09:14AM, Thursday 02 June 2016
More than 1,300 new homes look set to be built on Maidenhead golf course following a multi-million pound deal between the club’s board and the council.
A document seen by the Advertiser, sent to members by Maidenhead Golf Club chairman Brian McGinley, reveals the club will receive £12m to give up the lease within seven years.
The council owns the freehold for the site and the lease is due to expire in 2039. That sum will rise to £16.25m if the club leaves the 150-acre site within three years.
In addition, the club will no longer pay the council rent, which is currently £115,000 a year.
The club will also receive a payment of £300,000 to cover costs, expenses and as a consideration fee when it exchanges contracts with the council, expected to be within three weeks.
Also part of the deal is the council's agreement to promote land owned freehold by the golf club at Harvest Hill for housing development in the local plan.
The club hopes to sell the land, currently a practice area with room for about 150 homes, at market value to a developer once planning permission is finalised.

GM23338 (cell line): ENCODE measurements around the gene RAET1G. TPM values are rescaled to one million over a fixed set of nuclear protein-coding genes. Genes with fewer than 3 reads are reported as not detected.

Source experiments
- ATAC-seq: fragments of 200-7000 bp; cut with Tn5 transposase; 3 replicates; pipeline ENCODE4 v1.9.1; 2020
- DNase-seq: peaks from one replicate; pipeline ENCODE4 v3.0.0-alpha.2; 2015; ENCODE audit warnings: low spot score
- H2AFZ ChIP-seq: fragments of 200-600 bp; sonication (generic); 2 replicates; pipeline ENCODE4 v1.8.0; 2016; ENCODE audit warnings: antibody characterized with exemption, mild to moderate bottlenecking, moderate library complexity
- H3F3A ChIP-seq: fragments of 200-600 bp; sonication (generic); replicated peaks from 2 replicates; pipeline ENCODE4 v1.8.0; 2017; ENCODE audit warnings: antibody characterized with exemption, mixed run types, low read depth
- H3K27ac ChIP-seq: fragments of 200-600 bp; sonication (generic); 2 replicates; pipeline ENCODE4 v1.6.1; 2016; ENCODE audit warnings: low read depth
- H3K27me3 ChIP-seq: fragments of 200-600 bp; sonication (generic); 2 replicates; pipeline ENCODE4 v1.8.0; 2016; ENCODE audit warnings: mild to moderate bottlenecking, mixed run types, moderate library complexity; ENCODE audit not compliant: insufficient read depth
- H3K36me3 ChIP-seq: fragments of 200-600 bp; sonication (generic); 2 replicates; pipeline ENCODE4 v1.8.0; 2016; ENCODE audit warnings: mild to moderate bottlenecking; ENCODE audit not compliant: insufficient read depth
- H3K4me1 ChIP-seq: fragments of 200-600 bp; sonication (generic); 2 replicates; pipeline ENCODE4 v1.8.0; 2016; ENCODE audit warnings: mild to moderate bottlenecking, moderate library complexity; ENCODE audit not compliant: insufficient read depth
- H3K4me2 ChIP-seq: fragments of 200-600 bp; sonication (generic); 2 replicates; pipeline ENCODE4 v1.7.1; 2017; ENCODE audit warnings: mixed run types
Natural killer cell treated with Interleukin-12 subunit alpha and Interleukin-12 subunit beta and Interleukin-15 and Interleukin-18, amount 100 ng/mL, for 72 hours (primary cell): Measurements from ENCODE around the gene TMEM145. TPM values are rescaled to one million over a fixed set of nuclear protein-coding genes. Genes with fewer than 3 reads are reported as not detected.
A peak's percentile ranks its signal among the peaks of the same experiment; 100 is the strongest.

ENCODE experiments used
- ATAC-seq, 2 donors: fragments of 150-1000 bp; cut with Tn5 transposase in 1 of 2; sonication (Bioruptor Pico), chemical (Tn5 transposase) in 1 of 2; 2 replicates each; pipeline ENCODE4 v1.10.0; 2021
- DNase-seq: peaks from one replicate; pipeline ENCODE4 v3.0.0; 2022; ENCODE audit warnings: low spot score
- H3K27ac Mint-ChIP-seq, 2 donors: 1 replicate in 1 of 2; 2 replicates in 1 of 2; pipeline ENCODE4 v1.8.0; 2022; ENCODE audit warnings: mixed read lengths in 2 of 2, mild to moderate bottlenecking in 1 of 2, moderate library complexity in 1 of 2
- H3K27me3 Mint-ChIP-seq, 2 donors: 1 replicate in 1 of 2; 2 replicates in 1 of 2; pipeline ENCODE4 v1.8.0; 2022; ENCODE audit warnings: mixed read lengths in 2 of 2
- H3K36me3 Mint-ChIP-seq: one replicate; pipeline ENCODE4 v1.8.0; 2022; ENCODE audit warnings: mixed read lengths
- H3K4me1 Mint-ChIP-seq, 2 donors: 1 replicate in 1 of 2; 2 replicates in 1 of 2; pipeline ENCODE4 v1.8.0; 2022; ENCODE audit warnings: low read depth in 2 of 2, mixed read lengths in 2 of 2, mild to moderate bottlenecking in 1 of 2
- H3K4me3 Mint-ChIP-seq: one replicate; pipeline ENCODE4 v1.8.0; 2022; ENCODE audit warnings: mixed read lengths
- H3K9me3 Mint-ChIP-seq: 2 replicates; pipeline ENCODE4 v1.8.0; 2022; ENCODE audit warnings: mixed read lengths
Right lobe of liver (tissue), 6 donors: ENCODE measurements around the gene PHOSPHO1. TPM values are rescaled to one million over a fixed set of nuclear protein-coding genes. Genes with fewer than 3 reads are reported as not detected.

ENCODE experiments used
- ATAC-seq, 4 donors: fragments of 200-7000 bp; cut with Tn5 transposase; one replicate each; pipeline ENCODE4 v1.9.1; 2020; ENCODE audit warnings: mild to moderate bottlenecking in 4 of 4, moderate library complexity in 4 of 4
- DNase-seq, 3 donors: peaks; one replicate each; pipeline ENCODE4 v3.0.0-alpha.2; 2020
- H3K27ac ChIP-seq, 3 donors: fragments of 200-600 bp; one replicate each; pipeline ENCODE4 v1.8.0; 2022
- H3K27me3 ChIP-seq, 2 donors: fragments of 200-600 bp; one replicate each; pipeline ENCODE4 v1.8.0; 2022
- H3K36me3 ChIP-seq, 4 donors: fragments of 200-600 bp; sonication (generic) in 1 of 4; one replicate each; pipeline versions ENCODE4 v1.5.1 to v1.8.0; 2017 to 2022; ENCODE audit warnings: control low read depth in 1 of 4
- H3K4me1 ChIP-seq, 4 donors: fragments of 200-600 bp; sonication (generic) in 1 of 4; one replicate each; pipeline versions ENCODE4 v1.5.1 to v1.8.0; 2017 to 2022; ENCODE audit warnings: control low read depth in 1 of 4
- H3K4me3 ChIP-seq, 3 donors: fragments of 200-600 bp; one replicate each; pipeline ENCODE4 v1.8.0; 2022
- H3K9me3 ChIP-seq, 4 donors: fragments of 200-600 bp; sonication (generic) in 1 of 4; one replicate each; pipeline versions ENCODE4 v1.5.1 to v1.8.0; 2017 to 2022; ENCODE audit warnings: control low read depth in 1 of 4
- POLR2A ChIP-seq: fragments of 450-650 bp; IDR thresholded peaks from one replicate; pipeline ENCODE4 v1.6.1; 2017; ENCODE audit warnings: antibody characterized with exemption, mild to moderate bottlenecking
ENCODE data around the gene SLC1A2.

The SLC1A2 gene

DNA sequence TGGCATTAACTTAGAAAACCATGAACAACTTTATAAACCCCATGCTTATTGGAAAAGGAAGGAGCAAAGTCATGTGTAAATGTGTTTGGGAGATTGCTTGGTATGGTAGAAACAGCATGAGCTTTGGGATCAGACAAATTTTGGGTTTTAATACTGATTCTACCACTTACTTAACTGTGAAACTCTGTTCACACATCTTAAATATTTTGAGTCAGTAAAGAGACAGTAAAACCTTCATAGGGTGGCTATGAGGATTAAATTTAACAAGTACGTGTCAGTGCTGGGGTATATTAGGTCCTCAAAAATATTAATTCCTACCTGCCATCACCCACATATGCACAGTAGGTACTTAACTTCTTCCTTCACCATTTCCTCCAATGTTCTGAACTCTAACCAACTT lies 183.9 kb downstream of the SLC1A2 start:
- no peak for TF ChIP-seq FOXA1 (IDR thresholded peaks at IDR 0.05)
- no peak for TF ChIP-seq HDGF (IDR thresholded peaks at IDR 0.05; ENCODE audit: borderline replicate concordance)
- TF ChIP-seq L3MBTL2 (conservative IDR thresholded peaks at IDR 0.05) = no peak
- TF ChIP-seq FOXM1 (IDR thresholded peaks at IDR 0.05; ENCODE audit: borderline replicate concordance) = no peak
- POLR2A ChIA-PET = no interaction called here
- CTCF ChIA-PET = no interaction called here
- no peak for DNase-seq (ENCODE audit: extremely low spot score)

The deal follows negotiations with council, which included at least one previous offer members felt could be improved on.
The deadline for agreement, originally set for April 30, was extended and the club's board accepted a revised offer on Thursday, May 12.
In the statement to members seen by the Advertiser, Mr McGinley said: “The board has accepted that this improved offer is fair and has decided that we should proceed to contract on this basis.”
He went on: “The board believes that this agreement represents the best outcome for the club and sincerely thanks MGC members for their support.”
The Advertiser understands the club aims to buy and develop an alternative site, either a greenfield location or existing golf club.
When the Advertiser contacted the golf club this week we were told Mr McGinley was on holiday and unavailable for comment.
Cllr Simon Dudley (Con, Riverside), leader of the council, declined to comment on the agreement.
Under the club’s articles of association, members can call a general meeting to oppose the board’s decision if they wish.
To call a vote, 10 per cent of the voting members must agree to oppose it and a motion opposing the decision would need to be tabled before 5pm on Friday, June 10.
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